Welcome To 1979 is housed in one of the most historic buildings in Nashville. Below is a timeline of its history along with some links, please explore them to learn about all the music that has been made here over the past 63 years!
1953- Allen Bubis aka “The King of the Cheapies” builds the 33,000 square foot record pressing plant. He records knock offs of hit songs, presses and sells the pirated versions though his mail order catalog. This is highly illegal activity!
1965- After a few brushes with the Federal Government, Bubis decides to sell his pressing plant to Motown Records and it becomes a legitimate pressing plant called Mid South Records. Motown and Chess Records are the majority of records pressed during this historic music era. Leonard Chess frequents the building and even has a barber chair installed in the area that is now the studio’s dining room.
1968- Motown sells Mid South Records to GRT Records (General Recorded Tape) and it becomes the record pressing plant for GRT. GRT begins pressing albums for RCA, Columbia, Capitol, Atlantic, Arista, K-Tel & Ronco Records. At that time, it was estimated that 90% of all retail stores carried music that was manufactured by GRT.
1970- GRT purchases the adjacent 7,000 square foot building from Lanahan Plastics and turned it into an electroplating facility to service their growing record pressing needs.
1973- GRT does a major overhaul to the operations in the building by adding
8 track tape duplication. All the record presses were upgraded
to automatic SMT presses, allowing GRT
to pump out a stunning
50,000 records per day.
1977- Elvis Presley Dies. GRT begins pressing only Elvis records, 24 hours a day, 7 days a week for the next 7 months.
1978- GRT resumes pressing for it’s other clients, and records by artists such as The Grateful Dead, Kenny Rogers, Eric Clapton, Crystal Gale & The Bee Gees are pressed.
1979- GRT declares bankruptcy and closes down their Nashville operations. As a result, vinyl records cease to be pressed at this location.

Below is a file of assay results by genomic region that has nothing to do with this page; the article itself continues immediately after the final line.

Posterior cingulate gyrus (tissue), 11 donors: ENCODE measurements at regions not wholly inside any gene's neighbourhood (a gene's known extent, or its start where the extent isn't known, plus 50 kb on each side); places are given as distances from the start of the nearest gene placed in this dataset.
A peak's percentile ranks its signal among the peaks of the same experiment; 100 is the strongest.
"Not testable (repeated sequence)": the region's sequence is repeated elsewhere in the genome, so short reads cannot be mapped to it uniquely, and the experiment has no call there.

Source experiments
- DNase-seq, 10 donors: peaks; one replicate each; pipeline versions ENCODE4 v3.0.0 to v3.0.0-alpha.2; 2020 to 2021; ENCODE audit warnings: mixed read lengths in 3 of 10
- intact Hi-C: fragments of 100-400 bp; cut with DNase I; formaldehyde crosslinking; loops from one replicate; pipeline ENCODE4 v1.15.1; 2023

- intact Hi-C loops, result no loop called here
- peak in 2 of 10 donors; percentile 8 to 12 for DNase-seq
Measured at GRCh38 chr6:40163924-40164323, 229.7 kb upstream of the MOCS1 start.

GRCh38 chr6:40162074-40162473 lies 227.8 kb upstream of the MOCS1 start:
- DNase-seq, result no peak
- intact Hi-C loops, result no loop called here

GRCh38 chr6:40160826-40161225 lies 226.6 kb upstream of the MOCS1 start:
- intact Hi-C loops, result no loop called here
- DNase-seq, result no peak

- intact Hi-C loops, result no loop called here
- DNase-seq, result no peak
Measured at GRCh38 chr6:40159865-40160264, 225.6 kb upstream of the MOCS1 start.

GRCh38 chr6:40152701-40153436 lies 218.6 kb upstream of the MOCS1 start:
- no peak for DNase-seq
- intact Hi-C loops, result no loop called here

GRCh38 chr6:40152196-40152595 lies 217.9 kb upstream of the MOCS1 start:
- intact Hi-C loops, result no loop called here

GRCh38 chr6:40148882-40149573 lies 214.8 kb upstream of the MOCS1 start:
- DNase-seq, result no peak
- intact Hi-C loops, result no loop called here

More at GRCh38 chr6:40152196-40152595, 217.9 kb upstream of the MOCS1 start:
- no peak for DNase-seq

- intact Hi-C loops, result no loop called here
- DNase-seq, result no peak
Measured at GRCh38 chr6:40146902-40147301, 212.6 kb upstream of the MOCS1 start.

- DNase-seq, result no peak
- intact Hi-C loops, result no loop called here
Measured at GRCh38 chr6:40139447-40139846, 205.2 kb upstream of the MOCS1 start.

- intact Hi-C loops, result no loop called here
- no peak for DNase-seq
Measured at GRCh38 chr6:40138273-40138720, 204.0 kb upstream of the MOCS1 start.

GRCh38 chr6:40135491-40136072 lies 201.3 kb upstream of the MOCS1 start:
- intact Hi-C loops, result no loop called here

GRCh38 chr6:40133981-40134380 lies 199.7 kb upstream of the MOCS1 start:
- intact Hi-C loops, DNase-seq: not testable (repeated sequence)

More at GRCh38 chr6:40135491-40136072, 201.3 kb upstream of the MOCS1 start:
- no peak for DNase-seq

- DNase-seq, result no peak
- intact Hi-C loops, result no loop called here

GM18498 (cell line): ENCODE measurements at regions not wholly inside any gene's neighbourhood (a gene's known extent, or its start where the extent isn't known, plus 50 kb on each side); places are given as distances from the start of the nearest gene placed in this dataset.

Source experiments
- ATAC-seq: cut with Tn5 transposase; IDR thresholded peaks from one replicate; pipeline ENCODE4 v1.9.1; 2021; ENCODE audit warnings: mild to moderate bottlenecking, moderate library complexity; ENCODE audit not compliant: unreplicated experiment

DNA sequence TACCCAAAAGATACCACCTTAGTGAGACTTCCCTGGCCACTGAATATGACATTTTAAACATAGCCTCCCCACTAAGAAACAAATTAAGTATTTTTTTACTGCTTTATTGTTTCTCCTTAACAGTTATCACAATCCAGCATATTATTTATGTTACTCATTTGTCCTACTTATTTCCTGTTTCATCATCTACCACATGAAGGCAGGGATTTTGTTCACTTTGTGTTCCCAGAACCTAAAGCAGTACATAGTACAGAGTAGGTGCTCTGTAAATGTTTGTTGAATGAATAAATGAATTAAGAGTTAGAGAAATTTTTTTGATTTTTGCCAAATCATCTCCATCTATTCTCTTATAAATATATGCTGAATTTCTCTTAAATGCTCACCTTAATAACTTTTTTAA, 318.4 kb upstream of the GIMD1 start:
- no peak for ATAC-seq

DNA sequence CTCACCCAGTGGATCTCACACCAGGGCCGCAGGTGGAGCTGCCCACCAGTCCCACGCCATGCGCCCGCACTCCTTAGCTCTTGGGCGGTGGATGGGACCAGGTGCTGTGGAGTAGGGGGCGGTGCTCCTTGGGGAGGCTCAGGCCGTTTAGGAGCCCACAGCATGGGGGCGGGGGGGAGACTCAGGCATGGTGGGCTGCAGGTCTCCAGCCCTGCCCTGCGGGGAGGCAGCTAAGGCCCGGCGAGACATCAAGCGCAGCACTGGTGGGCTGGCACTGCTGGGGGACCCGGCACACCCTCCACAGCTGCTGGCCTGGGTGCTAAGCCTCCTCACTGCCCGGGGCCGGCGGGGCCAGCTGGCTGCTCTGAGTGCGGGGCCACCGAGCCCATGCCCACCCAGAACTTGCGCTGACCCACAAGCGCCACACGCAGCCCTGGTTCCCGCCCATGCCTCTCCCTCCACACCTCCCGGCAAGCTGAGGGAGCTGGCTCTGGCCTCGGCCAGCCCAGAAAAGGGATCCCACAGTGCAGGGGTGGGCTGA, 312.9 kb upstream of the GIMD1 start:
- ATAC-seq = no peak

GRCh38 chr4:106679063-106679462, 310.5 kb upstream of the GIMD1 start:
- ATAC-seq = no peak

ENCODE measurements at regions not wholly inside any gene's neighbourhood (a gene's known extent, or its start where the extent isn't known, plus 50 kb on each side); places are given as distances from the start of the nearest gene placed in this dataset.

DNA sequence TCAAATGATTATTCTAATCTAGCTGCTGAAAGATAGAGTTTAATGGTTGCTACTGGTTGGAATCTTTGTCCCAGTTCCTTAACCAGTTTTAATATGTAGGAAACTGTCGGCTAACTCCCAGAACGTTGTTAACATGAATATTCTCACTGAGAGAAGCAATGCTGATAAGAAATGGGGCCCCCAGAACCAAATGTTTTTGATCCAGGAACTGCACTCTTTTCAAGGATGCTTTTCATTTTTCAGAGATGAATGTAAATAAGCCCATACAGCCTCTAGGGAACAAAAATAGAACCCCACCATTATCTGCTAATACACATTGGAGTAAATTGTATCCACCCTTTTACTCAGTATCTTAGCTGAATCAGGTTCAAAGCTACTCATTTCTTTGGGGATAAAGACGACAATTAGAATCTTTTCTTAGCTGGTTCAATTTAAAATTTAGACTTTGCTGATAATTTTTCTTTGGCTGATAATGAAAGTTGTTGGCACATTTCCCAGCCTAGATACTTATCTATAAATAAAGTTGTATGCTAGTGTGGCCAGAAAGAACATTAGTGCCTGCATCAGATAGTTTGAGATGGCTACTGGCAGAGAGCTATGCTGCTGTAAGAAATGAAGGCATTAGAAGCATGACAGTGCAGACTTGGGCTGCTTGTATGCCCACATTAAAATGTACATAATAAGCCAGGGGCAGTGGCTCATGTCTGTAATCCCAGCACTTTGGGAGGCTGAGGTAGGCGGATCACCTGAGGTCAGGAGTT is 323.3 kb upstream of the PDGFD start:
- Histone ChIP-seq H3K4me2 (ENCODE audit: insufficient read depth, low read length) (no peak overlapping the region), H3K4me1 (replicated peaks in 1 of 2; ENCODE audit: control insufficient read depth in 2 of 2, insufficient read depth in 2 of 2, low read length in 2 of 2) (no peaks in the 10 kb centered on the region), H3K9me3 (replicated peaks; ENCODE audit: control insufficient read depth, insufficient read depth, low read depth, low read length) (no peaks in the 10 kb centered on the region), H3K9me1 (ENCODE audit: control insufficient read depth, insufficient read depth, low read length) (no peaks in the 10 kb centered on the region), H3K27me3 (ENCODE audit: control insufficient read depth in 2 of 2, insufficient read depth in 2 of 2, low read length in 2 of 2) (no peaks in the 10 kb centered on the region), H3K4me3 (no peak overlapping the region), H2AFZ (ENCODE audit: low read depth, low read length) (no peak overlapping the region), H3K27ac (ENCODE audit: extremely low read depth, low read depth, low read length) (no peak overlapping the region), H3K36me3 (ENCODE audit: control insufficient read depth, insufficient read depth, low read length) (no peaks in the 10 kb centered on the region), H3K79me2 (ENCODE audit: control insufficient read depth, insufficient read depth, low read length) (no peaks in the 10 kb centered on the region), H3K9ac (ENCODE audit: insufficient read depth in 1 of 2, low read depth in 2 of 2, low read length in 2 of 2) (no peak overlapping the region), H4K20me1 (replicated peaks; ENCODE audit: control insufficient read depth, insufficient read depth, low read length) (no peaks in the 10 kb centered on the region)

1981- Chuck Duncan purchases the space and starts NTD Corp, manufacturing cassette tapes. Later the company became National Tape & Disc Corporation, or NTC (these letters are still on the outside of the building).
1987- NTC enters into the digital age by duplicating Compact Discs.
2005- due to increasing competition in the CD duplicating market from such companies as Disc Makers and Oasis, NTC is forced to close its doors.
2008- Chris Mara, an established Nashville recording engineer, leases 7,000 square feet of the building from Chuck Duncan and forms Welcome To 1979 recording studio. Mara is unaware of the building’s history at this time, the name of the studio is purely coincidental.
2009- Welcome To 1979 adds an additional 1,500 square feet and forms Mara Machines, an analog tape machine restoration company focusing on restoring MCI tape machines that were originally manufactured in the 1970s and 1980s. These are the same tape machines (and consoles) that Welcome To 1979 utilizes.
2013- Welcome To 1979 adds a vinyl mastering room equipped with a Neumann VMS 70 lacquer cutting lathe in order to serve its growing vinyl needs. A whopping 3,000 vinyl projects are completed in the next two years.
2014- Mara Machines becomes the world’s largest tape machine restoration company, restoring & selling 50 machines in a single year.
2015- Chris Mara, Yoli Mara & Lori Hines form Welcome To 1979 Industries and lease an additional 3,800 square feet in the same building. The new company is formed to serve the vinyl industry via their new, state of the art electroforming plant. This new company brings vinyl manufacturing back into the building for the first time since 1979.